• #39275: likely to be resolved in #39896
  • #40104: @bpayton hopes to have a patch up by Friday
  • Topic for future devchat: What is the difference between a feature request and a feature project. It’s not really formalized. Are we deeming “feature request” to be the same as “feature project”?

Next week’s meeting

The next meeting will take place on Monday, October 2, 17:00 UTC in the #core-customize Slack channel. Please feel free to drop in with any updates, questions, or tickets you’d like to discuss. If you have items to discuss but cannot make the meeting, please leave a comment on this post so that we can take them into account.

#4-9, #bug-scrub, #core-customize, #media-widgets, #summary

Editor Experience Survey

As you’re well aware, a project is underway with the focus on redesigning the editing experience in the wp-admin. As the project moves forward, a better understanding of how WordPress users actually feel about the editing experience is needed. Please take a few minutes to fill out this survey and help influence the future of your favorite CMS, WordPress.

Survey Link:

http://wordpressdotorg.polldaddy.com/s/editor-survey

+make.wordpress.org/design

 

#core-editor, #design, #survey

Native Fonts in 4.6

When WordPress switched to Open Sans in version 3.8 at the end of 2013, the state of typography on the web was just beginning to evolve. Before, our choices for typefaces were limited to a small subset of fonts reliably installed on most major operating systems. And, in some cases, those fonts were optimized for print, not the web. Open Sans is optimized for the screen, has generous character support, and, best of all, is open source. For these reasons, it was a better option for a modern web app than the system fonts of that time.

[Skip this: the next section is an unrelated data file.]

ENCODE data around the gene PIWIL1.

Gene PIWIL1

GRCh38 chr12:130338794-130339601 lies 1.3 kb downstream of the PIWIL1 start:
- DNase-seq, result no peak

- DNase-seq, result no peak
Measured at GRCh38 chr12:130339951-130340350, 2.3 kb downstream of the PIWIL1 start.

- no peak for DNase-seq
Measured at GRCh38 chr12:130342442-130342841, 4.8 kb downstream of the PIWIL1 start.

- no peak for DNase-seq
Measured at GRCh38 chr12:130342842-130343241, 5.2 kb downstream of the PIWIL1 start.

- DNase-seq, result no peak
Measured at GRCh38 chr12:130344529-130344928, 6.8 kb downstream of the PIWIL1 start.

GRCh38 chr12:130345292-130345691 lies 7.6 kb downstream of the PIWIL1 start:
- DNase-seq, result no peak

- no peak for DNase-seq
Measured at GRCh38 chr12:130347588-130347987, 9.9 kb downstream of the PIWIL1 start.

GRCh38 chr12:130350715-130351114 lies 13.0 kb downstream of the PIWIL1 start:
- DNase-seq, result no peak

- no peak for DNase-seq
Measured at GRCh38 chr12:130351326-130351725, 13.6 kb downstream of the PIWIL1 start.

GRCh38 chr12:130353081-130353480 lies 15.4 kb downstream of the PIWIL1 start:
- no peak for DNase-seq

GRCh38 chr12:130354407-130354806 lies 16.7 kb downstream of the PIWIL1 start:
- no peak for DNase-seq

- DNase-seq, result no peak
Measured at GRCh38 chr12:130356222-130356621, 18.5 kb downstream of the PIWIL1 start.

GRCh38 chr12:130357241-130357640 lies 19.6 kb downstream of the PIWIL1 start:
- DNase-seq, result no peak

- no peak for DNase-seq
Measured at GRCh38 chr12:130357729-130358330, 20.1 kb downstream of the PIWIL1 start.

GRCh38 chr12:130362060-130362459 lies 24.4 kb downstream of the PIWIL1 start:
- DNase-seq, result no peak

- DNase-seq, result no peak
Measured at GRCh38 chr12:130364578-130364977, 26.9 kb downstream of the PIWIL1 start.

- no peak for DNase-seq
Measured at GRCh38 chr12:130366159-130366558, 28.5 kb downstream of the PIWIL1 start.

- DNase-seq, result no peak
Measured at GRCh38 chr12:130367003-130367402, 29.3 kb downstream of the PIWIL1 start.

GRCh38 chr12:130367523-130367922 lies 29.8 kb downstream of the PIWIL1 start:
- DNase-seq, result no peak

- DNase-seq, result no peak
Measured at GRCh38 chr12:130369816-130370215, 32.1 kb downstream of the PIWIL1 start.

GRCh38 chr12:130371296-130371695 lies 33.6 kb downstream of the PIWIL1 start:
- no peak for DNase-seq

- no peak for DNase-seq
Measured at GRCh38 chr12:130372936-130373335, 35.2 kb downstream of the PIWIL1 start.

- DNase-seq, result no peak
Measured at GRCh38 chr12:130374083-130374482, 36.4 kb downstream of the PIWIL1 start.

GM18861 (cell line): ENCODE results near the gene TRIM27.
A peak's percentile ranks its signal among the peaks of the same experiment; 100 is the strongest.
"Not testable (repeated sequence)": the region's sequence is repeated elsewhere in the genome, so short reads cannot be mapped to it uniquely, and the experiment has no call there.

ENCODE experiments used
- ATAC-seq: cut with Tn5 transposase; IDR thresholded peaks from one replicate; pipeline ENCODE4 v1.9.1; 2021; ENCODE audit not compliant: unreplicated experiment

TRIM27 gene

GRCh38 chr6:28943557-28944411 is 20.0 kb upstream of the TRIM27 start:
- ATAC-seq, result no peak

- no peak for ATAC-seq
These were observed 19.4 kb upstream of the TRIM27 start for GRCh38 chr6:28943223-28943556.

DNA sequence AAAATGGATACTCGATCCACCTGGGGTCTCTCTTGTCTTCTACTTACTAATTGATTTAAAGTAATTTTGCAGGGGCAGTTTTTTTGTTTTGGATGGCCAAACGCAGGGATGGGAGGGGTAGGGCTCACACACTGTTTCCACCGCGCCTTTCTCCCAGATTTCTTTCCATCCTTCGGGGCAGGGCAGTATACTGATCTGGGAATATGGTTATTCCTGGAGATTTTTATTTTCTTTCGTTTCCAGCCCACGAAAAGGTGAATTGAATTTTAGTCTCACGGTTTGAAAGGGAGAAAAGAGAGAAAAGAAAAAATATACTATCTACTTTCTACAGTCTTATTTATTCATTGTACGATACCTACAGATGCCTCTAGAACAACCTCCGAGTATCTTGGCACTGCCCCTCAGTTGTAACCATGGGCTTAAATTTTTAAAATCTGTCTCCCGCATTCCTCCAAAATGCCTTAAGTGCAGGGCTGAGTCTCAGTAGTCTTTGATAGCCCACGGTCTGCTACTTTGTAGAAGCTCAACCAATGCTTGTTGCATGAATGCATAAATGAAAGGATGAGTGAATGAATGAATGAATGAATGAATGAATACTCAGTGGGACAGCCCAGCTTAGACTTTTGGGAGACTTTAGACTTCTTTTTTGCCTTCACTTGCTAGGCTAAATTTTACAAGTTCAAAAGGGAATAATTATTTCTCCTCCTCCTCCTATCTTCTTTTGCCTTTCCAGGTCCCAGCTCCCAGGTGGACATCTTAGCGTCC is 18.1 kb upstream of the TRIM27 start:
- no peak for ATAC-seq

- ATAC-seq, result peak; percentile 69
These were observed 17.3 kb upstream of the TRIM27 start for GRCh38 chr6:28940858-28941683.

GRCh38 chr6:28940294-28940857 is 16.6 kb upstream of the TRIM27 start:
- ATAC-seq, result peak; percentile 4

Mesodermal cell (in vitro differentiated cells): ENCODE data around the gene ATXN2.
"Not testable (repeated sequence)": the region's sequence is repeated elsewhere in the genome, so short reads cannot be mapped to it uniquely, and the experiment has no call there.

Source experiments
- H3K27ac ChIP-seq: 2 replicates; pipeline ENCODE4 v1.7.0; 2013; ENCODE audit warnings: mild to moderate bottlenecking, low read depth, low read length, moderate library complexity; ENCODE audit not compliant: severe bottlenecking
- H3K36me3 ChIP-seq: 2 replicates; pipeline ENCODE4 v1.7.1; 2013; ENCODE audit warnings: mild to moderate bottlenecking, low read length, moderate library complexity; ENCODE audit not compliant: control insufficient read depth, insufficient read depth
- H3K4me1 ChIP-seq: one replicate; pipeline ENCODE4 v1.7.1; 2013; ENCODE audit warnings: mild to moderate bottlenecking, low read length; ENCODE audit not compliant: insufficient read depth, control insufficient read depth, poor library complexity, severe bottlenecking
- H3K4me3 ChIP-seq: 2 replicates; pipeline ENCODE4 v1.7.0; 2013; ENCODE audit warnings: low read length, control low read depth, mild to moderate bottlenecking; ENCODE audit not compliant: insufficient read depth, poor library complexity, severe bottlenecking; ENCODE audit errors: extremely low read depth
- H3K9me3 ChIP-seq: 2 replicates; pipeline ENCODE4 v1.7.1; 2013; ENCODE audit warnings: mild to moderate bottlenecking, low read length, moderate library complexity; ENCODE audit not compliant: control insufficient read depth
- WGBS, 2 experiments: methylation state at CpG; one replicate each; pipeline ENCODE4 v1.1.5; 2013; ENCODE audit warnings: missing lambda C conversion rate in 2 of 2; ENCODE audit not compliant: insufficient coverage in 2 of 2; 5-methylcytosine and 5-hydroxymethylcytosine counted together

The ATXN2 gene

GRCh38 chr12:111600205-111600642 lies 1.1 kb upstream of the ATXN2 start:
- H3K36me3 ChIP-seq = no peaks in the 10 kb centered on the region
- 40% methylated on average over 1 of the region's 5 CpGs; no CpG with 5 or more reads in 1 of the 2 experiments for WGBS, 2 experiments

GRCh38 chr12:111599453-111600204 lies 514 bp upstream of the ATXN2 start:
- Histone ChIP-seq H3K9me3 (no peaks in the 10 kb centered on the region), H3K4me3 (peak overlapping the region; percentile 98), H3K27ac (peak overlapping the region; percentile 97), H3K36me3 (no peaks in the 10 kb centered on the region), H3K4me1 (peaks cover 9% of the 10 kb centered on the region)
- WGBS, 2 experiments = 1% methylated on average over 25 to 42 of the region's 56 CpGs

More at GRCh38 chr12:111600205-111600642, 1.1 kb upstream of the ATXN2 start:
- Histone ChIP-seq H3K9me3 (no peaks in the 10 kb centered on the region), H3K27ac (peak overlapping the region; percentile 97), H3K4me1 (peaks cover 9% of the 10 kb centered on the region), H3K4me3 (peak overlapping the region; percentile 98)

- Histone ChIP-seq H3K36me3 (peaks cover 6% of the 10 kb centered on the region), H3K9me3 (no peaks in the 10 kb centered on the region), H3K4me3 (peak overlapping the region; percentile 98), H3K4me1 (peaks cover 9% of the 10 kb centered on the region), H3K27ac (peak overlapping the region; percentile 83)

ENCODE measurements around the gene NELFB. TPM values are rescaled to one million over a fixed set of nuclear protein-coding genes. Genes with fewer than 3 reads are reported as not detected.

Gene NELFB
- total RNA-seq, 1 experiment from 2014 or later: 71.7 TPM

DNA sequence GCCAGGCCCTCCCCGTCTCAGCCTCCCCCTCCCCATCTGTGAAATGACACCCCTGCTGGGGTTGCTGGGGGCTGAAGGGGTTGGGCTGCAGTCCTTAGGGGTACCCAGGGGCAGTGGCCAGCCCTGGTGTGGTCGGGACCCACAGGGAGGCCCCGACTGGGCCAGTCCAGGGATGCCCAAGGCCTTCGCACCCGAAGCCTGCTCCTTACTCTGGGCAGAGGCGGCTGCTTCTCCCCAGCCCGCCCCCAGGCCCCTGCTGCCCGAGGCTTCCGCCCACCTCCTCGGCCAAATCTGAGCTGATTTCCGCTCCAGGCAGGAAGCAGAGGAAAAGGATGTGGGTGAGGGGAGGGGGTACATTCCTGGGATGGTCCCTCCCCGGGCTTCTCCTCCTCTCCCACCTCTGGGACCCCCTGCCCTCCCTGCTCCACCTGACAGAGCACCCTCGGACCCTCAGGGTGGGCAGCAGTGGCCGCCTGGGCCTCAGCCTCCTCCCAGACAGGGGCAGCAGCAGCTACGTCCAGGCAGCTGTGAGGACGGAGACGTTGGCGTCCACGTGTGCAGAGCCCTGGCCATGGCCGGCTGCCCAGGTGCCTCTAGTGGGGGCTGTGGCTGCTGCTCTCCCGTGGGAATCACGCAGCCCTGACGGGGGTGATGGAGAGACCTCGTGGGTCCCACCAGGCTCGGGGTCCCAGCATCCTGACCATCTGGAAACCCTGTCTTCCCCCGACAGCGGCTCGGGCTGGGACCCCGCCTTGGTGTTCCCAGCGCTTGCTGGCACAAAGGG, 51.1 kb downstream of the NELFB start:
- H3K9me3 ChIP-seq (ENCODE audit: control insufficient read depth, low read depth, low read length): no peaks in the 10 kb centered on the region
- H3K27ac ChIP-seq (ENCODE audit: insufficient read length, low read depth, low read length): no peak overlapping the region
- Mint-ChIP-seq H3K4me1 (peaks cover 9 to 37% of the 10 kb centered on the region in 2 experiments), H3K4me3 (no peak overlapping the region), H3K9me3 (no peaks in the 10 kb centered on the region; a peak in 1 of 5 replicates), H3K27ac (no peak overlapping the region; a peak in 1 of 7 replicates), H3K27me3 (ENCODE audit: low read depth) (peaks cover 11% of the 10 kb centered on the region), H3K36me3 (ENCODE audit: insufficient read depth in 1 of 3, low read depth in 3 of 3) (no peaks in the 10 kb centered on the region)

Today, the landscape has changed. The majority of our users are now on devices that use great system fonts for their user interface. System fonts load more quickly, have better language support, and make web apps look more like native apps. By using the same font that the user’s device does, WordPress looks more familiar as a result. This change prioritizes consistency from the user’s perspective over consistency in branding. And while typography does play a role in the WordPress brand, the use of color, iconography, and information architecture still feels very much like WordPress.

To this end, Font Natively (#36753) replaces Open Sans with a set of system fonts that covers major operating systems, including Android, iOS, Windows, macOS, and Linux.

The Font Stack

Safari, Chrome, and Firefox on iOS and macOS have new CSS values that return the current system UI font, but on other platforms, the font has to be declared by name. As such, the font stack includes the following:

  • -apple-system for Safari (iOS & macOS) and Firefox macOS
  • BlinkMacSystemFont for Chrome macOS
  • Segoe UI for Windows
  • Roboto for Android and Chrome OS
  • Oxygen-Sans for KDE
  • Ubuntu for Ubuntu